out of the Landfill
seen in the Peoria Journal Star - Nov. 28, 2001]
decision could alter
future of landfills
- The Peoria County Board's decision on whether to allow yard waste into
the municipal landfill could affect the future of landfills everywhere,
an environmental activist said Tuesday.
If the board approves the proposal, it will be the first breakthrough
on the ban in Illinois, Tom Edwards told the board's health and environmental
issues committee. National environmental groups are now watching to see
what will happen in Peoria, he said.
City of Peoria officials have proposed a five-year pilot project to allow
yard waste to be mixed with other trash, hoping to save money on hauling
costs and make money on tipping fees. Illinois and other states banned
the mixture a decade ago to save landfill space.
The pilot project, which will require legislation from the General Assembly,
would allow the landfill to be studied to see whether the yard waste actually
Consulting engineer Pat Sloan believes the yard waste will decompose and,
therefore, add no volume while it speeds up the production of methane,
which can be turned into electricity.
The measure passed the City/County Landfill Committee and the Peoria City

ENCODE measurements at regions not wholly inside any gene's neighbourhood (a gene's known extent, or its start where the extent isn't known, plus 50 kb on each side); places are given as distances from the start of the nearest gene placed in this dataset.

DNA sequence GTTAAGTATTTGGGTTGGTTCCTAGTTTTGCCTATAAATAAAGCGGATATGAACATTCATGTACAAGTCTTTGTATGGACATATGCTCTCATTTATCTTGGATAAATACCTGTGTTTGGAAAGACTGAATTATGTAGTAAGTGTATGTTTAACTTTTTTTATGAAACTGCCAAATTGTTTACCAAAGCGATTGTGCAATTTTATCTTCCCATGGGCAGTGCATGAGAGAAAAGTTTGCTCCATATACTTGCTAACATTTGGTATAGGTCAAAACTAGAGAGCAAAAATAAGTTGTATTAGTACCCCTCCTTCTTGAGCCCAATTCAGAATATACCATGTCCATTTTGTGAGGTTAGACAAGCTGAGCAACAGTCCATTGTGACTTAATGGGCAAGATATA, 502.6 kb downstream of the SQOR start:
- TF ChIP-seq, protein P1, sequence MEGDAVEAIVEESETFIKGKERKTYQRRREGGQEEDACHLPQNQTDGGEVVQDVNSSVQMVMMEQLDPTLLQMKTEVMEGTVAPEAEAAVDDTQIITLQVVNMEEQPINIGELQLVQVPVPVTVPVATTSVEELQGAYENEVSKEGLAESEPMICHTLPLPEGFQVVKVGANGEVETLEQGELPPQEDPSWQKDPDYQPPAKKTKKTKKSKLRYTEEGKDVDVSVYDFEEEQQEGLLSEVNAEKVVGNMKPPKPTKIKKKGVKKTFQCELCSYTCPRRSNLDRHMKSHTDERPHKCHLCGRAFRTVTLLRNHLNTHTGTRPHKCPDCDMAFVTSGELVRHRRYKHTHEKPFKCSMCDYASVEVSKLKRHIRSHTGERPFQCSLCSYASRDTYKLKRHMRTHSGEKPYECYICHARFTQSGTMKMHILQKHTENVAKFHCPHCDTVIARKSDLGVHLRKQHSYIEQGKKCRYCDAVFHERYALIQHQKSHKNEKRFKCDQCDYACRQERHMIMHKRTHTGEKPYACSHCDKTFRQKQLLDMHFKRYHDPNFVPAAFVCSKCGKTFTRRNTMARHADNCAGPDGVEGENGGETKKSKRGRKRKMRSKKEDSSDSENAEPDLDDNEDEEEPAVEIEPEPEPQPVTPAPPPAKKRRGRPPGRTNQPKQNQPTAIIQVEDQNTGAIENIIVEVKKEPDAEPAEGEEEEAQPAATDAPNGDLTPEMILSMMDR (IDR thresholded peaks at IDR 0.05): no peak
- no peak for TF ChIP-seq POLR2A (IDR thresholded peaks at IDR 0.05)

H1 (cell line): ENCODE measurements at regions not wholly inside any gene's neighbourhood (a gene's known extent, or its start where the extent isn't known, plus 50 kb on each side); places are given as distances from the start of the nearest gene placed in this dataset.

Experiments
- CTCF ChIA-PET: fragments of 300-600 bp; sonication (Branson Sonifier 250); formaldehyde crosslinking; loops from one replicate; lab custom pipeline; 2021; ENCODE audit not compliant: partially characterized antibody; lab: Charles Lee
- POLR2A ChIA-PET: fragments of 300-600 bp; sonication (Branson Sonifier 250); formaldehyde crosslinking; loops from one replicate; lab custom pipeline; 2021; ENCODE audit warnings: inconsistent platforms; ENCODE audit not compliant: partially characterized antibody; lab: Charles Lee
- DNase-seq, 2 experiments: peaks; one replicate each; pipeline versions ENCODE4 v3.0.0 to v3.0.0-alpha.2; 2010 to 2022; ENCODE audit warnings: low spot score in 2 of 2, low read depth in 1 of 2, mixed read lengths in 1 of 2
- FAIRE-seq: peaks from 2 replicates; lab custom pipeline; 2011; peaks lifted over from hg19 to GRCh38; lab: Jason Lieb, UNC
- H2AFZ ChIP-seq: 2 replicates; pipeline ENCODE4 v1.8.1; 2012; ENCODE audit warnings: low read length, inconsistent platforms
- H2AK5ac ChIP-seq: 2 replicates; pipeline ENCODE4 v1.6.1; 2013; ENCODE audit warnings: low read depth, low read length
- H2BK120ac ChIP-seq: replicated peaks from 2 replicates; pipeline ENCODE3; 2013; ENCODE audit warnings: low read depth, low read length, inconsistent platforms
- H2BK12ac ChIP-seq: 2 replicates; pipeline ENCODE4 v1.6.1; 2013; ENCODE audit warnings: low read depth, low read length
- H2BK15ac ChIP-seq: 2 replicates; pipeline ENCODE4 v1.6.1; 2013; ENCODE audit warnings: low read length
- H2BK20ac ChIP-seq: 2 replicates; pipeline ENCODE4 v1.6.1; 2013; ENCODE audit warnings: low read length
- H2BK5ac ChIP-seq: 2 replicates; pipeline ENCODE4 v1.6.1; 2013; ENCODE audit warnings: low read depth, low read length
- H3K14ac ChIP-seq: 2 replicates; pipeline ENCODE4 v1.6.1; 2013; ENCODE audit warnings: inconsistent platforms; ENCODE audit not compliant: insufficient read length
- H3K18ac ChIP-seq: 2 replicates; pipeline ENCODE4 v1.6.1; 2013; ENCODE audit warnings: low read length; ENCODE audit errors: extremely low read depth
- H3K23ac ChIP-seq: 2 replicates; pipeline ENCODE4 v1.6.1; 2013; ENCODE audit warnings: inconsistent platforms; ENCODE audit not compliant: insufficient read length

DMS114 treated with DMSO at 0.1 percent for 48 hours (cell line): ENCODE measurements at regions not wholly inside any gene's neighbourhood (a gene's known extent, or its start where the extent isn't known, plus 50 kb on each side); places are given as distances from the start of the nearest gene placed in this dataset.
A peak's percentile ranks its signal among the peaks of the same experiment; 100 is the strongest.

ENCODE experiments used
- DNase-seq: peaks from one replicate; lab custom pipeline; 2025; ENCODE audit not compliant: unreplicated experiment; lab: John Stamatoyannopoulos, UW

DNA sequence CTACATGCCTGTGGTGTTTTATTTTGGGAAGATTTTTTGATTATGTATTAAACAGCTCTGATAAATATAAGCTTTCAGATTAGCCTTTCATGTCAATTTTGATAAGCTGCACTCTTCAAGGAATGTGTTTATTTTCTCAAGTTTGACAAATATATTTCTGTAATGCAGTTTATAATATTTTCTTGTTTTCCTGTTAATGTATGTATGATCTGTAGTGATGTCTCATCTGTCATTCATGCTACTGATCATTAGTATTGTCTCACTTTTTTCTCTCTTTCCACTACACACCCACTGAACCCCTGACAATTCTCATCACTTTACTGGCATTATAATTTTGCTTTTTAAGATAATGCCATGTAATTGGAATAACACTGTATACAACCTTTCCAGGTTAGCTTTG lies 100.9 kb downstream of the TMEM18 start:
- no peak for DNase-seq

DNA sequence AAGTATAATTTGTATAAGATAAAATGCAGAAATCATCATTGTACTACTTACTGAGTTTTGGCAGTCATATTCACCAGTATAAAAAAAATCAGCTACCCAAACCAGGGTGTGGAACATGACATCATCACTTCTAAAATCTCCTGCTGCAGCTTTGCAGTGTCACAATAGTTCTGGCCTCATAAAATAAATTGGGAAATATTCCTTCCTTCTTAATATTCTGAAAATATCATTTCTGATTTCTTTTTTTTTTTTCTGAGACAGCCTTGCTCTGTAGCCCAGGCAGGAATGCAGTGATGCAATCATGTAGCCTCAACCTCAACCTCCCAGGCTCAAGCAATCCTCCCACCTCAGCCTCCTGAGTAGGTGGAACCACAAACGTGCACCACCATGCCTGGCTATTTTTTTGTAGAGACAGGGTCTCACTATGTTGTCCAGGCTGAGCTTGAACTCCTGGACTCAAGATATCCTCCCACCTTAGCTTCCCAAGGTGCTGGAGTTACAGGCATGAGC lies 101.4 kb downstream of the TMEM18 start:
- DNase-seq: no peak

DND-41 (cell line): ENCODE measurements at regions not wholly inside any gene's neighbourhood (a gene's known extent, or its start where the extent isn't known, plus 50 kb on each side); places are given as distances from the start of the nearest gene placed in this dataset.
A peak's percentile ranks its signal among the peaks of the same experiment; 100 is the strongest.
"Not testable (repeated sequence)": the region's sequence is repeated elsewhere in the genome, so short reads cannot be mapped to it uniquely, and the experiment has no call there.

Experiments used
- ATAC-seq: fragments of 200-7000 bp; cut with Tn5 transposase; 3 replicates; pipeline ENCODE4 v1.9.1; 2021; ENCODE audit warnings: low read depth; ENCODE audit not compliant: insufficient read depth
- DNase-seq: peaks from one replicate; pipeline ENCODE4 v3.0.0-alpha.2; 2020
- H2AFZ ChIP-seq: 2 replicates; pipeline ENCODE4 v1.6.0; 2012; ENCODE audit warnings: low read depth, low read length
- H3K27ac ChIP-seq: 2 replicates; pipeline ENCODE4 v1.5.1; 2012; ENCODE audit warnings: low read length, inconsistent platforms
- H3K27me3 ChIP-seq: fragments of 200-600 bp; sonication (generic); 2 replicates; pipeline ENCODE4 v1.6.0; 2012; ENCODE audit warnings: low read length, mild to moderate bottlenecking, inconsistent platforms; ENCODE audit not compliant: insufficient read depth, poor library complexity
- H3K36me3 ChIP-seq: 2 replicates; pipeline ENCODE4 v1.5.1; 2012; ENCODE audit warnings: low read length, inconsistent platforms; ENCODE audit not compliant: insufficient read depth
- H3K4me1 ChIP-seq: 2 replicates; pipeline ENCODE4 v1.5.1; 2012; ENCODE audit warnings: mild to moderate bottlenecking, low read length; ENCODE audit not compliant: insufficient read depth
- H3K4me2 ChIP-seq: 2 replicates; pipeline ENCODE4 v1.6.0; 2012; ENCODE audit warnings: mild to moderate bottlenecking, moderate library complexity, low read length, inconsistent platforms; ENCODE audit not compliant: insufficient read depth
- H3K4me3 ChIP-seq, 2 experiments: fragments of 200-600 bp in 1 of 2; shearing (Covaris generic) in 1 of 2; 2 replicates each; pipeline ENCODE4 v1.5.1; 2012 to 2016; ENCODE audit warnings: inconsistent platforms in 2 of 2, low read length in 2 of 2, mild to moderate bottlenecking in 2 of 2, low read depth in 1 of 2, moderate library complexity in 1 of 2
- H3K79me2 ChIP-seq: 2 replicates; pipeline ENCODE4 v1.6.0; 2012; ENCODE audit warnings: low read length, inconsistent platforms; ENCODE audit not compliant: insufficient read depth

Council but stalled recently at the County Board. The environmental committee
also has recommended it, but heard additional discussion on Tuesday.
Paul Rosenbohm of LHF Compost Inc. operates a dairy and farms 800 acres
near Greater Peoria Regional Airport. He has been accepting yard waste
from haulers for composting, and is seeking a state permit to sell the
The compost has enriched his farm fields, he said, and enabled him to
cut back on fertilizer purchases. He is paid $7.70 per cubic yard by haulers
to take the yard waste, he said, less than the $9 the landfill will charge
when rates rise on Dec. 1.
The pilot project likely would end his venture, he told the Peoria City/County
Landfill Committee, which also met Tuesday and discussed the proposal.
"If he sells it, we get the sales tax and we've encouraged a green
business. But this (methane production) is a green business, too,"
said Cheryl Budzinski, who chairs the environmental committee and also
is a member of the landfill committee.
Relying on figures from Sloan, Budzinski said the county expects to receive
$13,000 per year in additional tipping fees, and the landfill committee
will receive $16,000 more each year to be used for landfill closure. The
measure also might cut back on air pollution from leaf burning and trucking,
Dave Schaab of Waste Management said elimination of dual routes to pick
up yard waste and trash may allow up to a 10 percent cutback for truck
That might translate into substantial savings for the city's garbage hauling
contract, city officials have said.
Edwards said that compost is a resource that should not be wasted in a